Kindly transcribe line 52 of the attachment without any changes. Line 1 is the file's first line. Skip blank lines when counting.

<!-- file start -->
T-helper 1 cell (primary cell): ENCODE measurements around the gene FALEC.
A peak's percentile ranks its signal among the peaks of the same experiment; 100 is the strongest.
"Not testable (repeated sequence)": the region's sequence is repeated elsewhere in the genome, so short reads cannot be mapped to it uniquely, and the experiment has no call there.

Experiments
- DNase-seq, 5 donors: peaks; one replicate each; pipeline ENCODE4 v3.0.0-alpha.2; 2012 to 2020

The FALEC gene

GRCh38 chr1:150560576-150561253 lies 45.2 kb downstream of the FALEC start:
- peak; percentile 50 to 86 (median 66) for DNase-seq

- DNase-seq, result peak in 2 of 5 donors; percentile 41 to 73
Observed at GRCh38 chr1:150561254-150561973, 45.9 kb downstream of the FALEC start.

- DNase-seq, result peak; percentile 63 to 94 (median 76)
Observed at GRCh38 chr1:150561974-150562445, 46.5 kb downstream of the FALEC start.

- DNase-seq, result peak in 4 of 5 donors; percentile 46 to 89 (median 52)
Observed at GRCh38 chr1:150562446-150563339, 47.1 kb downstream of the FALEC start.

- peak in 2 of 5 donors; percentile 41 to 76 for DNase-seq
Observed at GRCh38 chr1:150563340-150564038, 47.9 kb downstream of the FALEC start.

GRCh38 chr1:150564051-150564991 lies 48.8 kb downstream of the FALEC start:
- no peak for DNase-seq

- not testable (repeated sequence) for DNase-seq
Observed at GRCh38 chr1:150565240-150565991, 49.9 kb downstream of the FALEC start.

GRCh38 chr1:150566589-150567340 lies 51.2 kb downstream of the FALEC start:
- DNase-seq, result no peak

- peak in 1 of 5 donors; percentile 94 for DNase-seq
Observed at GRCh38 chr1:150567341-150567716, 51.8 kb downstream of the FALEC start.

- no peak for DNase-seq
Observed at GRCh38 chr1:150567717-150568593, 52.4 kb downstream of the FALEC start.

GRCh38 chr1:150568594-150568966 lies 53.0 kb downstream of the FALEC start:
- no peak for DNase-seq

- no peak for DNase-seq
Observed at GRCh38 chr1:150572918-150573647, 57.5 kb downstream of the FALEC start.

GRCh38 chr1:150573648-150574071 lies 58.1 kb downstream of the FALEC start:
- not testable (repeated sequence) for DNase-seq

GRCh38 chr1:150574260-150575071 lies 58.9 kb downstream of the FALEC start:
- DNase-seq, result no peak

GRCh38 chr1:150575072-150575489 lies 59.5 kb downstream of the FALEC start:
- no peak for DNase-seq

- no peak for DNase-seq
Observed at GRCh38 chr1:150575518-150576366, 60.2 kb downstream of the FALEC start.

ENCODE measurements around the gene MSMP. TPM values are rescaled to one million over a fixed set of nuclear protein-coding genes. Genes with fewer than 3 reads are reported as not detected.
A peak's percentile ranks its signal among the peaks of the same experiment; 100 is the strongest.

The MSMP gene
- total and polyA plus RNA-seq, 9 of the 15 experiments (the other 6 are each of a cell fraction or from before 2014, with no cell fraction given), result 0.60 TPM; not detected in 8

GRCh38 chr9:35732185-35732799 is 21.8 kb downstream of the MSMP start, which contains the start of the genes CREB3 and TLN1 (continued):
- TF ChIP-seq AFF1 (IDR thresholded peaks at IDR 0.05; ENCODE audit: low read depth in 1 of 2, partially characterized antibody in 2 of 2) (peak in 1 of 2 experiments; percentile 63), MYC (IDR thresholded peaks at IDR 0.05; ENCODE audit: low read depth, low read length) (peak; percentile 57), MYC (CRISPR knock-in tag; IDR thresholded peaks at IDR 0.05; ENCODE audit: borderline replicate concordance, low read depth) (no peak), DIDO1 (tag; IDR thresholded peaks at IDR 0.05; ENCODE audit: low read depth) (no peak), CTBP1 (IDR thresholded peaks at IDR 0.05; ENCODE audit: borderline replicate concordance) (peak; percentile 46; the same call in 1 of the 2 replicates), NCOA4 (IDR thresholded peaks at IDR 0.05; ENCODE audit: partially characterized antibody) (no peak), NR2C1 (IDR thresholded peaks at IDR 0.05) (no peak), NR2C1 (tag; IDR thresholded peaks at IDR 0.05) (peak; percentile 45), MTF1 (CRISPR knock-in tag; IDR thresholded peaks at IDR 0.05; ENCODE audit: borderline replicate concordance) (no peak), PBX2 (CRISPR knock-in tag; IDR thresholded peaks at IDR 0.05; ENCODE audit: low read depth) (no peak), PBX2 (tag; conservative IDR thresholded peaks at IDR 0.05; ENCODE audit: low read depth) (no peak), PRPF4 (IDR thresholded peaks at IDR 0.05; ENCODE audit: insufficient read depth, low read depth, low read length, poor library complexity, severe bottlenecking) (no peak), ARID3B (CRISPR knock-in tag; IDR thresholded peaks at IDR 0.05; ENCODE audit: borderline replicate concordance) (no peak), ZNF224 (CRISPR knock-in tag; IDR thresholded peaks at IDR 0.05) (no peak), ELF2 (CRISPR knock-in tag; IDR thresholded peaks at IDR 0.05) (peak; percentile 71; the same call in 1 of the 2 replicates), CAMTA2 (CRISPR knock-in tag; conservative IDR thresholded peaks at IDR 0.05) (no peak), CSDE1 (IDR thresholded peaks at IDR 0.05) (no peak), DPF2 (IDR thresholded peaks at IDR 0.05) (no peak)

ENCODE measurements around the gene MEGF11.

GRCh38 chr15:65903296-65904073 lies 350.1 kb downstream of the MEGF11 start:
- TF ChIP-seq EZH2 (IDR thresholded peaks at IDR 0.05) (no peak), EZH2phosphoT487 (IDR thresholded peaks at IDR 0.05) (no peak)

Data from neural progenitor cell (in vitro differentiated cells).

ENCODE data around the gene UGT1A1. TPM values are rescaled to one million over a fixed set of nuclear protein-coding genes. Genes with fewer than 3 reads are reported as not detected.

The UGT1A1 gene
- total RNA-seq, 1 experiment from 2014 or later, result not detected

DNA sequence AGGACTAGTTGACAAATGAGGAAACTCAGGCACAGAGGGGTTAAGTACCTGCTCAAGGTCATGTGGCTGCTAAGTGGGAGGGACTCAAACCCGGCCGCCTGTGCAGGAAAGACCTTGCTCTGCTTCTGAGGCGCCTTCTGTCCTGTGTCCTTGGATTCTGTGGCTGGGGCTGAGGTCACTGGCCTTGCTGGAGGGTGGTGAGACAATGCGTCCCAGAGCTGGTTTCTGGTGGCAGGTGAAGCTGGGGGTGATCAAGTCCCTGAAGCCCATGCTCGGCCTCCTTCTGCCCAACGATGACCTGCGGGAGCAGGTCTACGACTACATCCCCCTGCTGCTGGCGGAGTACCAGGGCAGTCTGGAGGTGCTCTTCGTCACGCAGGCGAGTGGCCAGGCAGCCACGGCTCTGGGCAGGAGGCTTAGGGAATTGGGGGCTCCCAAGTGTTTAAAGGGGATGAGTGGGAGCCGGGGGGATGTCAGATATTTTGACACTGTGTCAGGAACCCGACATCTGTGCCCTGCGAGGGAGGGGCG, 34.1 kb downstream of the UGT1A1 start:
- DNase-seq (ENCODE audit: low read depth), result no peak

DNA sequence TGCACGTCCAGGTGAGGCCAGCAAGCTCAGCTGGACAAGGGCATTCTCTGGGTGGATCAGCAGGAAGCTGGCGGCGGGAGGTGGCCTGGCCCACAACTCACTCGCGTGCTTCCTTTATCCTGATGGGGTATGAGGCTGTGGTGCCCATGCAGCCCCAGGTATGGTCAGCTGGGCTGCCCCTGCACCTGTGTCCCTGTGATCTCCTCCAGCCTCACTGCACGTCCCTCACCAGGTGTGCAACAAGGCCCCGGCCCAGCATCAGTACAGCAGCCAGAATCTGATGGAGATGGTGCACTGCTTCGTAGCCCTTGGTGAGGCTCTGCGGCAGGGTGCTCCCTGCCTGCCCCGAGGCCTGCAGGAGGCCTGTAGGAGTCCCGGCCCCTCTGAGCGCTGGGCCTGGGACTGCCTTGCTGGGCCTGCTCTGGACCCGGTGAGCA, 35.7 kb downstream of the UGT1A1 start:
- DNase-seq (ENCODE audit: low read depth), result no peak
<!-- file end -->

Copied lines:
DNA sequence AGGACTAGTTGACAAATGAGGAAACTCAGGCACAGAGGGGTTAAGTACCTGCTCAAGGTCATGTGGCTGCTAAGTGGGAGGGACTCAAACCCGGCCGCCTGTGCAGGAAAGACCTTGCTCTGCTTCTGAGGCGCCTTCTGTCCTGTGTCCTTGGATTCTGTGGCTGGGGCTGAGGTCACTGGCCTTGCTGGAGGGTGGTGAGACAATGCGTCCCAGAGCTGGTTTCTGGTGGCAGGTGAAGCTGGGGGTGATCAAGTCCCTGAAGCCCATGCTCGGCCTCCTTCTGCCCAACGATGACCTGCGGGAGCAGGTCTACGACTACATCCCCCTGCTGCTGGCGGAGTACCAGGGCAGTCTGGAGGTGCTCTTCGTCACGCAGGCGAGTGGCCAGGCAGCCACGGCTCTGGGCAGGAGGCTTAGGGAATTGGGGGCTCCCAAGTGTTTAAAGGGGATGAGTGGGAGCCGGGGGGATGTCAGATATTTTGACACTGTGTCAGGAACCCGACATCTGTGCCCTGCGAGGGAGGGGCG, 34.1 kb downstream of the UGT1A1 start: